• I rode on this carousel when I was a little girl in NJ — it was first ride I went on the first time I visited WDW

  • So since we started talking about Cinderella’s horse and they changed the name of the carrousel, I feel it only appropriate to mention… Prince Charming’s dashing steed can be found, if you first find Cenderella’s. His is trotting with ever so much chicalry to the outside of her’s keeping her safe from harm.

  • I’m coming with 4 Granddaughters Nov 11 – Nov 17. I would be hard pressed to convince them it is not Cinderella’s Carousel. It has always been such a beautiful name for it I hate to see it changed. Thank you for the in fo about the golden ribbonned horse belonging to Cinderella, that will add a fun tidbit to our ride. However, I think I will tell them after so there is no clamor to be the one to ride it!
    Thank you for the article the information was great and the photos so beautiful. It makes even Nana more excited for her first Disney trip!
    Any more tidbits or ideas?

  • We always try to ride Cinderalla’s horse also, did last week. Like the name change!

  • Has anyone else caught the mistake in the Cinderella pictures on the carrousel? It’s pretty funny, actually–in the movie pictures around the top of the inside (on the part that moves), there’s a shot of the stepsisters and the stepmother. The stepsisters are painted wearing the wrong color gowns! Anastasia, the one with the pink dress, is wearing green, and Drizella, who’s supposed to wear green, has on pink! I don’t know if it was done on purpose, but it makes me laugh. 🙂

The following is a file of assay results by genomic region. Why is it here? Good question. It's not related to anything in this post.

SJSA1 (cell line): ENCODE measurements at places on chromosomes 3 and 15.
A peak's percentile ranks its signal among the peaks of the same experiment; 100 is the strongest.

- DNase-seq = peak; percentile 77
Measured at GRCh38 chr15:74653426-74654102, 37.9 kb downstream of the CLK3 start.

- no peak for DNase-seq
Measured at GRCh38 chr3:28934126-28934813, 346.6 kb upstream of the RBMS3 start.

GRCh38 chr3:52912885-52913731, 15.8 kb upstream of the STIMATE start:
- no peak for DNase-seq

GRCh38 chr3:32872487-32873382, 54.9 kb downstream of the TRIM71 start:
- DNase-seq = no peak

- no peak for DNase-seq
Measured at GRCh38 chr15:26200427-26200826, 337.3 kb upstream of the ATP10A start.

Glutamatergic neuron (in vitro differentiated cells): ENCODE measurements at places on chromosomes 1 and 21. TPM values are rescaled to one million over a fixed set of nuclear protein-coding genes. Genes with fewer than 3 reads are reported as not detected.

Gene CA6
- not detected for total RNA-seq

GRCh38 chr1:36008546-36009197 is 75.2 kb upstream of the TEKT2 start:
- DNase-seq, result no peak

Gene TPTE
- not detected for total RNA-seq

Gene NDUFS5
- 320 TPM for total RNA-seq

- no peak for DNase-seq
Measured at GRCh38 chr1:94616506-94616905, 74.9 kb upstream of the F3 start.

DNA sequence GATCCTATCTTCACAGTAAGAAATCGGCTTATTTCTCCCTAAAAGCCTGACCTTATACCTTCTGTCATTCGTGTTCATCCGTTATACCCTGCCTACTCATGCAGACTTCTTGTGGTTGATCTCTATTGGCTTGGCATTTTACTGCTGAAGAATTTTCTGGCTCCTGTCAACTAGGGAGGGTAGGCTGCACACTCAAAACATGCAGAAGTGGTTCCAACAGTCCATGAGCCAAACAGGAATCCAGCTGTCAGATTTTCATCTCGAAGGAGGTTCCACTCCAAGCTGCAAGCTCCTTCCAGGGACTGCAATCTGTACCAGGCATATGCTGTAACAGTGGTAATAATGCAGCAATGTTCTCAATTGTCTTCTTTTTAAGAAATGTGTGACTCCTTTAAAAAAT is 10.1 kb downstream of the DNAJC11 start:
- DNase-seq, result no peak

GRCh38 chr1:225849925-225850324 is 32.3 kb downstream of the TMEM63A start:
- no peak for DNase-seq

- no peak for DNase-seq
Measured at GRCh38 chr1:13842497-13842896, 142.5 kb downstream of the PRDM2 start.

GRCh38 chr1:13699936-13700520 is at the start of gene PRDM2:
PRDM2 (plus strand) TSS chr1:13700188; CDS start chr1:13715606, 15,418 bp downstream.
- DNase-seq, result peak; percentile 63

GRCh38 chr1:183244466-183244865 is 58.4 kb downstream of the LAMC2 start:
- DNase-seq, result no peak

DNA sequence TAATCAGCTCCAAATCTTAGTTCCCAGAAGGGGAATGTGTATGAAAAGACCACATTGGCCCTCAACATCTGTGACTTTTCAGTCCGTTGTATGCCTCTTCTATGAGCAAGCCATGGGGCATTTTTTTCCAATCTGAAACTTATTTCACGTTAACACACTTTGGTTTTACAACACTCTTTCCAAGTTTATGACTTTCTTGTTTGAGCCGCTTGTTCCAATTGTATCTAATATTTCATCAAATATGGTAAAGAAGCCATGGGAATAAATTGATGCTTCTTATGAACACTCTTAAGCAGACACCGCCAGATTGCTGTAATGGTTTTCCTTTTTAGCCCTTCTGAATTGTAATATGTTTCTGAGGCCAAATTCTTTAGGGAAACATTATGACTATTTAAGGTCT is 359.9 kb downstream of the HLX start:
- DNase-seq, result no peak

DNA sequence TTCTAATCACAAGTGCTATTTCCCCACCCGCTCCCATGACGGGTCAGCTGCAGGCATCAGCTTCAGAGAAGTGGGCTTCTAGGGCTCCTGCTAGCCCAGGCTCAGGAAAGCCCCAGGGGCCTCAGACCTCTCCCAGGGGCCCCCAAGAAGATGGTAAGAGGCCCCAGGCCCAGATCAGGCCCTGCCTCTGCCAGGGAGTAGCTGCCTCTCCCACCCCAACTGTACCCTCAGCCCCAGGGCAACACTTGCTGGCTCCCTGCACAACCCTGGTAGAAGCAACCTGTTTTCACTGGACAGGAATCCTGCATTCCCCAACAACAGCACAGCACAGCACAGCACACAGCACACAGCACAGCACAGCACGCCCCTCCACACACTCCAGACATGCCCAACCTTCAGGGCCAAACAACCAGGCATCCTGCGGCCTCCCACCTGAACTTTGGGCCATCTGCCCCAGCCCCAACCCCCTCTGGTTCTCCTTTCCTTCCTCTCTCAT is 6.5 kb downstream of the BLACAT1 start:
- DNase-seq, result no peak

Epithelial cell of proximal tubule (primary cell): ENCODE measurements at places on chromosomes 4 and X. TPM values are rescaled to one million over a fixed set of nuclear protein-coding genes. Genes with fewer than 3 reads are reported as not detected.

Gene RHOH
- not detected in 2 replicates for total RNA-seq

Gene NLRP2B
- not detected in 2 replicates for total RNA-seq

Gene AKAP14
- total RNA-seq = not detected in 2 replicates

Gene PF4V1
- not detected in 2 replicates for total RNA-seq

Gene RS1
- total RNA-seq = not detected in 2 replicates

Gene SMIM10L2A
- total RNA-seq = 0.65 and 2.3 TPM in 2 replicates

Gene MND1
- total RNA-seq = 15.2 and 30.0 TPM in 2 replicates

• Amamzing

  • @Helena–yes, Cinderella’s horse is alive and well. 🙂 I love knowing that tidbit, I have a feeling not many people notice there’s only one horse with the gold-ribboned tail.

    Some great photos here, too–good work, Gene! I’ve realized that I have enough photos of my daughters on the carousel to make an interesting time-progression series of them getting older. 🙂 Gotta keep it up!

  • When did the name get changed?! I agree with Cyndi and Diana … I like the old name better. Changing the name of the Carousel isn’t going to make a huge difference when there’s going to be a whole area designed around Princesses! (Although I’m thrilled about the new Princess area and we’re planning a visit for 2013 when it’s done!)

  • I absolutley love the photos after all I am a BIG #1 Disneyworld fan.

  • I love the photos and the history. Do you know if Cinderella’s horse is still there? Her horse is the one with a gold ribbon on the tail. When my daughter was younger, we would look for her horse and only ride that one!

  • Beautiful photos! I agree with Cyndi…the name change is very awkward. If it’s an attempt to make Fantasyland more “boy-friendly,” I don’t really think that’s gonna work…

  • Nice article and love the pictures – still hate the name change.

  • Very interesting little article! Love the photos! Thanks!